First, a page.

This is actually easy to do:
You take T of the standard basis vectors and make the results the columns of a matrix A. (You must keep them in order- colm 1 must be T of the first basis vector, colm 2 the second, etc)
That will be the matrix that represents this transformation (that is, T(v) will equal Av - meaning taking T of a vector gives the same result as multiplying v on the left by A).
The standard basis vectors are (1,0) and (0,1)
T(1,0) = ( -4,2,0,1)
T(0,1) = (-9, -5, -3, 6)
Now let the matrix A be the 4x2 matrix with column 1 being (-4,2,0,1) and column 2 being (-9, -5, -3, 6)
(That is, A will have row 1 = [ -4 -9], row 2 will = [ 2 -5 ], etc.)
You can check this by taking some vector v and calculating T(v) and then Av and seeing you get the same result.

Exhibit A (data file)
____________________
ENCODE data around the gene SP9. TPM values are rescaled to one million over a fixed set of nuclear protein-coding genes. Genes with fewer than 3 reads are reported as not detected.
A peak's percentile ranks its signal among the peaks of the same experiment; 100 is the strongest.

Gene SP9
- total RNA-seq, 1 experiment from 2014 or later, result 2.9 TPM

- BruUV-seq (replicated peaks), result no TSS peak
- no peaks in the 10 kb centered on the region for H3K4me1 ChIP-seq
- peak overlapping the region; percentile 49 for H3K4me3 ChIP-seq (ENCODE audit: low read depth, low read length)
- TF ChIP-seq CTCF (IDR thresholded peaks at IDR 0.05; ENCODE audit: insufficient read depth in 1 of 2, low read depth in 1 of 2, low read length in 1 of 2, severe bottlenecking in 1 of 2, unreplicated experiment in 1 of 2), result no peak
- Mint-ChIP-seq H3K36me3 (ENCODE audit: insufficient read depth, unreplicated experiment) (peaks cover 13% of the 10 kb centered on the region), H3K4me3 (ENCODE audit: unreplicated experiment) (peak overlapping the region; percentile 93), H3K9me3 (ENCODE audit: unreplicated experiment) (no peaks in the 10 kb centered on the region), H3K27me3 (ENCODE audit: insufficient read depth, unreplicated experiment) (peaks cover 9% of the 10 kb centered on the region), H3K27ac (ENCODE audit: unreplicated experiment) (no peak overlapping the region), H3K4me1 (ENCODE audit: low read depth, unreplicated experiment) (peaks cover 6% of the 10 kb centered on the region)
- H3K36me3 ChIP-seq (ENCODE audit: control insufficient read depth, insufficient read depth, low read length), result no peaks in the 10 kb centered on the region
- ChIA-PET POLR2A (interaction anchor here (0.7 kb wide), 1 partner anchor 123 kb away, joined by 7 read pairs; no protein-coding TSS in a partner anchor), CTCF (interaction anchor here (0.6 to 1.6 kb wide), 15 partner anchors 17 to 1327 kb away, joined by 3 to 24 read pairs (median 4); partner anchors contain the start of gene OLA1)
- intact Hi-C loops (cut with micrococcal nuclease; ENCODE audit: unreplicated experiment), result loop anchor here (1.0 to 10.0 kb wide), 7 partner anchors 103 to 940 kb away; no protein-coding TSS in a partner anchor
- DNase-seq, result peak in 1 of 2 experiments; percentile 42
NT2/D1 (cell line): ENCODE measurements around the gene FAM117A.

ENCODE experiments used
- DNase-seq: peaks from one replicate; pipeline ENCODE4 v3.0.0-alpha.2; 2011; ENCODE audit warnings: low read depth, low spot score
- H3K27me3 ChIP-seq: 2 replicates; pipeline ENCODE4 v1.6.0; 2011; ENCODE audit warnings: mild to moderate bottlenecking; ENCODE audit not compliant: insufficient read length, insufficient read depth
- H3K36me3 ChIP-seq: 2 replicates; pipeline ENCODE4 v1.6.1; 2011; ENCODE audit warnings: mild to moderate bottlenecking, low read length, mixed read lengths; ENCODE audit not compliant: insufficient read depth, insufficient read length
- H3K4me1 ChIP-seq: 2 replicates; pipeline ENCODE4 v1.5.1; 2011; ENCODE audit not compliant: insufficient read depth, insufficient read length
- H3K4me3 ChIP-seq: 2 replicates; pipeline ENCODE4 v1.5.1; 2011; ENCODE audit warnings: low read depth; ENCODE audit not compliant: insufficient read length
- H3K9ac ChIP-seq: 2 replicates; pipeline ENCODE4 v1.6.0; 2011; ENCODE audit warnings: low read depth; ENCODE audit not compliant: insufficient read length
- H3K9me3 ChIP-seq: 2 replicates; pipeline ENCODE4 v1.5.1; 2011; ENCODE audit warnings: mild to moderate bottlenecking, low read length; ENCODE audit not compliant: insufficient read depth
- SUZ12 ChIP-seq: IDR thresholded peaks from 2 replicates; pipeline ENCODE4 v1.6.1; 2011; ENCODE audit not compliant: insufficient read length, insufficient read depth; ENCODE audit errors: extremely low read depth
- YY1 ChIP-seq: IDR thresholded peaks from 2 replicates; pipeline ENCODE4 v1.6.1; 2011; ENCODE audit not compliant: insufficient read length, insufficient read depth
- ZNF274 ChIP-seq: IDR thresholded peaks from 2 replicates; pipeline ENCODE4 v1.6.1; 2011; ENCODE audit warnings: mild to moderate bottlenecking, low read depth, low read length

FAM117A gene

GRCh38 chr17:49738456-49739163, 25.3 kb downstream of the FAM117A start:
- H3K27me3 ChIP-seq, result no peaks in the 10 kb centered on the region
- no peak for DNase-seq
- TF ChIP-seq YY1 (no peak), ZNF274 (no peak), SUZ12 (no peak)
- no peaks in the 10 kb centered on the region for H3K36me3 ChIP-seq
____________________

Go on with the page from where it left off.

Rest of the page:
Also, if you let w be the vector (x1,x2) and calculate Aw you will see you get back the formula for the transformation. Note: this is how you find the transformation if you are only given it's matrix.
(of course, with the T form you input the vector as a row and you get out the answer as a row vector whereas with Av you put it in as a column vector and it gives it the answer as a column but it's the same result)